Drs. Bill and Peg Hoffman send periodic reports of the work going on in Tanzania through the Adopt-a-Village program. This month, they share work with orphans in the city of Tabora.
In 2002 the Moravian Church of Western Tanzania’s orphan program started in the village of Sikonge. Mama Kimwaga and her three assistants began providing food, clothing, health care, school uniforms and supplies, as well as small personal items such as bars of soap, to the initial 34 children.
The following year the church’s provincial offices in Tabora asked that their city be included in the program. The request initially seemed unworkable; the two areas were separated by a four-hour drive on a road that is nearly impassible during the rainy season. After much consideration, a separate but similar program was constructed to meet the needs of orphans in Tabora; 70 children were registered in the city during the first month.
The two programs proved to be very different from the start. Villages are small and self-contained. People know one another and communicate continually. In this environment, enrolling orphans is relatively easy as all the children are well-known to the entire community.
Compared to a village in the bush, the city of Tabora is enormous; the total number of orphans there dwarfs the program’s capacity to care for them. Initially the ladies knew only a few of the potential registrants. Since it was usually impossible for them to be sure a child was truly an orphan, a note from the local community leader was required to document the individual’s status.
The needs of the city orphans were also far greater. There are no fields in the city where food may be grown. Housing is often woefully substandard, and sometimes lacking altogether. The social support system generated by tribal relations in the villages, imperfect as it may be, simply does not exist in the city; orphans and their caregivers have too often been left to fend for themselves.
The Tabora orphan team is supervised by Kefas Kabata, the only man in either program responsible for orphan care. While he lives in Sikonge with his family, the four orphan ladies live in different parts of the city; all are members of the Moravian church.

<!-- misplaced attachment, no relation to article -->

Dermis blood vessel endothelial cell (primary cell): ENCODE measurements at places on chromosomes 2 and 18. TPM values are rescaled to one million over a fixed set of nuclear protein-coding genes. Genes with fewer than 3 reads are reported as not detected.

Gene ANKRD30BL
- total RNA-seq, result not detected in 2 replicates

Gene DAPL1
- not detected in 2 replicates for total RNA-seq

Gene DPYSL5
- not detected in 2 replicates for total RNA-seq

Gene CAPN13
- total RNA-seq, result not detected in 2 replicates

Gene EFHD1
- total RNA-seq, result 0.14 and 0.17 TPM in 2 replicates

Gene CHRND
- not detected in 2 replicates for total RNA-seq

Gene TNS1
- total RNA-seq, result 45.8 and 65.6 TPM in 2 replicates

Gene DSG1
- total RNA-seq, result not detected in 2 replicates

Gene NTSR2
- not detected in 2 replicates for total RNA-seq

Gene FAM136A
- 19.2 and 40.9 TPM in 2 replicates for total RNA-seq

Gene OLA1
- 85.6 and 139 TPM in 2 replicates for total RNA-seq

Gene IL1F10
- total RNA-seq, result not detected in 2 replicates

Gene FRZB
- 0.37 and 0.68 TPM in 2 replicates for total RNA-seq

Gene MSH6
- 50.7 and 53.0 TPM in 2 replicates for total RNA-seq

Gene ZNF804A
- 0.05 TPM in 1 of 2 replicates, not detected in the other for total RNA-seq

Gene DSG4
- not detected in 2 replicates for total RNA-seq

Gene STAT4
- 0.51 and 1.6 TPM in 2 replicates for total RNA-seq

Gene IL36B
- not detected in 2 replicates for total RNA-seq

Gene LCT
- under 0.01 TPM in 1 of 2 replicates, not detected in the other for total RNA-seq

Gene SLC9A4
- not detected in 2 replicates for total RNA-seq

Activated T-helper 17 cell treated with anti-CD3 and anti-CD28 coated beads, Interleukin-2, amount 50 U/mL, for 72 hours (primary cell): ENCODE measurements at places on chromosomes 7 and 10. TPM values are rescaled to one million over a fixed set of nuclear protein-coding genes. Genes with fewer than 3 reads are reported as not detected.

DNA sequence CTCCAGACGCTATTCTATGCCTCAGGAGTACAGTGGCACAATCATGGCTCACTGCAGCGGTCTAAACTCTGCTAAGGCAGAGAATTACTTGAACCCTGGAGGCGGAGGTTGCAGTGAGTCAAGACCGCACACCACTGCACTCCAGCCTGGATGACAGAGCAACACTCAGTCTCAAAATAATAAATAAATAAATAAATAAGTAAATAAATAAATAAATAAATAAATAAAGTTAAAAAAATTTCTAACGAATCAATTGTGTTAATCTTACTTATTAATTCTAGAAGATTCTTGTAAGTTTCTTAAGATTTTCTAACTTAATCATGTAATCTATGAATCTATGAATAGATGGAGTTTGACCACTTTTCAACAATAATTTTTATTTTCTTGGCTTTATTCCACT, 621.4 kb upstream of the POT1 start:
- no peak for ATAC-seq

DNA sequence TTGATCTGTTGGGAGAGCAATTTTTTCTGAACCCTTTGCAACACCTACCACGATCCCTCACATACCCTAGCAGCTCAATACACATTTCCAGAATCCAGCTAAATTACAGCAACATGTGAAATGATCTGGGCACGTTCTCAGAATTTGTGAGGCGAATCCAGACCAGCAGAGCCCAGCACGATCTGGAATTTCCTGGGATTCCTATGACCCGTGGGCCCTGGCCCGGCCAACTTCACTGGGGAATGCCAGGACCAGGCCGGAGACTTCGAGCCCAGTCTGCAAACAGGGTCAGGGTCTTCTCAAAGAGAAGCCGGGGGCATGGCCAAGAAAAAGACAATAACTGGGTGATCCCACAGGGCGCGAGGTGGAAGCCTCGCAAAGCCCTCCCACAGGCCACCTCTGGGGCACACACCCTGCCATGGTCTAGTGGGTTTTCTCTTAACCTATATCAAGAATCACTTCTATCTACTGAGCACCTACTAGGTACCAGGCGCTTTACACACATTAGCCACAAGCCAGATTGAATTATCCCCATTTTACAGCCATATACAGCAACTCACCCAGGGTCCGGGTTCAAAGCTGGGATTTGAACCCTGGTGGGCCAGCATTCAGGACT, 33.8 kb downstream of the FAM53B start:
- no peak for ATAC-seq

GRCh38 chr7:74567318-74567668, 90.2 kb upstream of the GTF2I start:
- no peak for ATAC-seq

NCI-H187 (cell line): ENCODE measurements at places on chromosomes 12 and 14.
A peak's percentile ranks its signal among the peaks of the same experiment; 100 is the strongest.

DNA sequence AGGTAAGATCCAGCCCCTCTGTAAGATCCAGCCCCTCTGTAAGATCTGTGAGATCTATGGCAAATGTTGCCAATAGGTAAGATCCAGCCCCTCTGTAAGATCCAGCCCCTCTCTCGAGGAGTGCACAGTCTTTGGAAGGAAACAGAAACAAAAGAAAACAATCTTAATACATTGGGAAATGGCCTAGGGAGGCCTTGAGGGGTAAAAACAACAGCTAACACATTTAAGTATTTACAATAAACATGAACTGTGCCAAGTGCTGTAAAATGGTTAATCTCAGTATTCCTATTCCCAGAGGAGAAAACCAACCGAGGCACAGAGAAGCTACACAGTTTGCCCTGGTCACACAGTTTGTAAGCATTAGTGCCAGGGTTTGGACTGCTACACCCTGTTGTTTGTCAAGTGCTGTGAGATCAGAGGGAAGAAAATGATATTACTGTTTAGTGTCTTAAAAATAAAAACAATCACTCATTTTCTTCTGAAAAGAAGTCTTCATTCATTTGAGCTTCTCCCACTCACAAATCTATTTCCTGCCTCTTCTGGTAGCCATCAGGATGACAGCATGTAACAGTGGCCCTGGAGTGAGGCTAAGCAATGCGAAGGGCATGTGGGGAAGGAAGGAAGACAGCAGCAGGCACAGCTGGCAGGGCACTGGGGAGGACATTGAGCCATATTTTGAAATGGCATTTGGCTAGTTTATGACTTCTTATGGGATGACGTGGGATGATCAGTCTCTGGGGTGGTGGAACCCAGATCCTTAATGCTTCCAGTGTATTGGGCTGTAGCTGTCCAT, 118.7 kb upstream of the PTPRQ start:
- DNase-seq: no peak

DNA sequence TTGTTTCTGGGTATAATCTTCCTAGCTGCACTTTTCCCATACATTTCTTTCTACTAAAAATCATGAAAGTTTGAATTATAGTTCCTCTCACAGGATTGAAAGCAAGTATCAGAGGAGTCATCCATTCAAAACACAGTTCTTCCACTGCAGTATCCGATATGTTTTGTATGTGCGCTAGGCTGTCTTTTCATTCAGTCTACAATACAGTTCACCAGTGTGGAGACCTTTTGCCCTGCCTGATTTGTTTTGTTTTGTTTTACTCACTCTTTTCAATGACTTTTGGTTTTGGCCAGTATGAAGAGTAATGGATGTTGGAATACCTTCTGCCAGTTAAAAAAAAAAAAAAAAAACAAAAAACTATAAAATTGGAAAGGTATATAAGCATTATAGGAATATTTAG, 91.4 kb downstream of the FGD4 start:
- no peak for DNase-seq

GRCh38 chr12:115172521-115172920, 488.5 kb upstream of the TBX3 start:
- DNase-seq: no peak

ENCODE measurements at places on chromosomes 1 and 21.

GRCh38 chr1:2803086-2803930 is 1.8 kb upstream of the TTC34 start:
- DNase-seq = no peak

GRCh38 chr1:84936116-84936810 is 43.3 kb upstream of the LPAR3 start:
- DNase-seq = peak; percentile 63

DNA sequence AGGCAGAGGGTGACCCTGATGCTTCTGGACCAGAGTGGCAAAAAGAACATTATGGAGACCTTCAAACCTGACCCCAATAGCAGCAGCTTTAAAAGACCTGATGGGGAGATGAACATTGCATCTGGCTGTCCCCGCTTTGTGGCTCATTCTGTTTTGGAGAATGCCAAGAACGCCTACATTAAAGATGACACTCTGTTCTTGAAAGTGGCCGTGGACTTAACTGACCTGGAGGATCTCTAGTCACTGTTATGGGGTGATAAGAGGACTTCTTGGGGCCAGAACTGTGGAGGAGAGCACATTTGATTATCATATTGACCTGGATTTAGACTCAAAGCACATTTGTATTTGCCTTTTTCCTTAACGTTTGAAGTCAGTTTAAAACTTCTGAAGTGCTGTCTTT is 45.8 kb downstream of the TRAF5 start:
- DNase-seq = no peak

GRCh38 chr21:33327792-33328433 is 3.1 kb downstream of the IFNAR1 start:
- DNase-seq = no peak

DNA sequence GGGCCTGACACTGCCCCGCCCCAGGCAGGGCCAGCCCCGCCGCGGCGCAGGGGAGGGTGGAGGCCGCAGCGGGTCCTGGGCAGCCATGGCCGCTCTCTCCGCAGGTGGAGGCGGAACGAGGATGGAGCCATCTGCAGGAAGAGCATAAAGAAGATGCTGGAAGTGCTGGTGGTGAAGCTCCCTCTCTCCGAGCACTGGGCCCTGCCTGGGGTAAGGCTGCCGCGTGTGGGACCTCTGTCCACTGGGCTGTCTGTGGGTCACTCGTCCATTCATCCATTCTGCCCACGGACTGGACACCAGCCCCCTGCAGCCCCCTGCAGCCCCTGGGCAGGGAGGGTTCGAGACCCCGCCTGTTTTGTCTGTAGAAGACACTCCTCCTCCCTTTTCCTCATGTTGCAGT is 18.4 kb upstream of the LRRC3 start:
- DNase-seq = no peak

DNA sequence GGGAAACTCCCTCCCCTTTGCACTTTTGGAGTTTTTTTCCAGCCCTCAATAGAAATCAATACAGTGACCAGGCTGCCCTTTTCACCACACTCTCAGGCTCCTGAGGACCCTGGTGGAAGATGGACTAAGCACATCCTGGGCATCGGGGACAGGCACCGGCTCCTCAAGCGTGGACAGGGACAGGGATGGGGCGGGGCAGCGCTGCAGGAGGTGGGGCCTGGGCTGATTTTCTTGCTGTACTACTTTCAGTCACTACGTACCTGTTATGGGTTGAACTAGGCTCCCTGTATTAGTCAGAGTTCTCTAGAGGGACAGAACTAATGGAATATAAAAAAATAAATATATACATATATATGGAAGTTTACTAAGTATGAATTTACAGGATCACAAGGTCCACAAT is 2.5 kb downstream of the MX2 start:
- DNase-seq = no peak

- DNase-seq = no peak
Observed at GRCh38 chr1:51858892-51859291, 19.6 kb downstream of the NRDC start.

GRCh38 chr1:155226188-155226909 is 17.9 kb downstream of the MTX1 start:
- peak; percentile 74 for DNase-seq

The one advantage Tabora’s children have is educational opportunity. Unlike their village counterparts, schools in the city have teachers in all subjects required by the government examinations. This enables a far greater percentage to pass their exams and proceed to secondary school, and beyond; it also results in significantly greater costs per child compared to the village program. The average cost per child, per year, for the entire program is $33 USD; in the villages this is $23 USD, while in the city of Tabora it exceeds $122 USD.
Although the cost of care in the city of Tabora is five times that in the villages, these children are no less deserving. Both programs therefore treat all orphans equivalently. However, due to financial constraints, the number of orphans registered in Tabora has been limited to 360; in the Sikonge program the number of villages, rather than the number of orphans, has been limited by Mama Kimwaga’s ability to supervise them.
Orphans account for over 15 percent of the Tanzanian youth population. Due to the country’s poverty, which is exacerbated within these broken families, these children rarely experience opportunities equal to those of their non-orphaned peers. By providing the financial resources necessary to remain in school, the orphan program gives them the chance to become productive citizens, advancing not only their own lives but contributing to their country as well. ■
The Drs. Bill and Peg Hoffman oversee the Adopt-a-Village program, an outreach ministry based at Central Moravian Church in Bethlehem.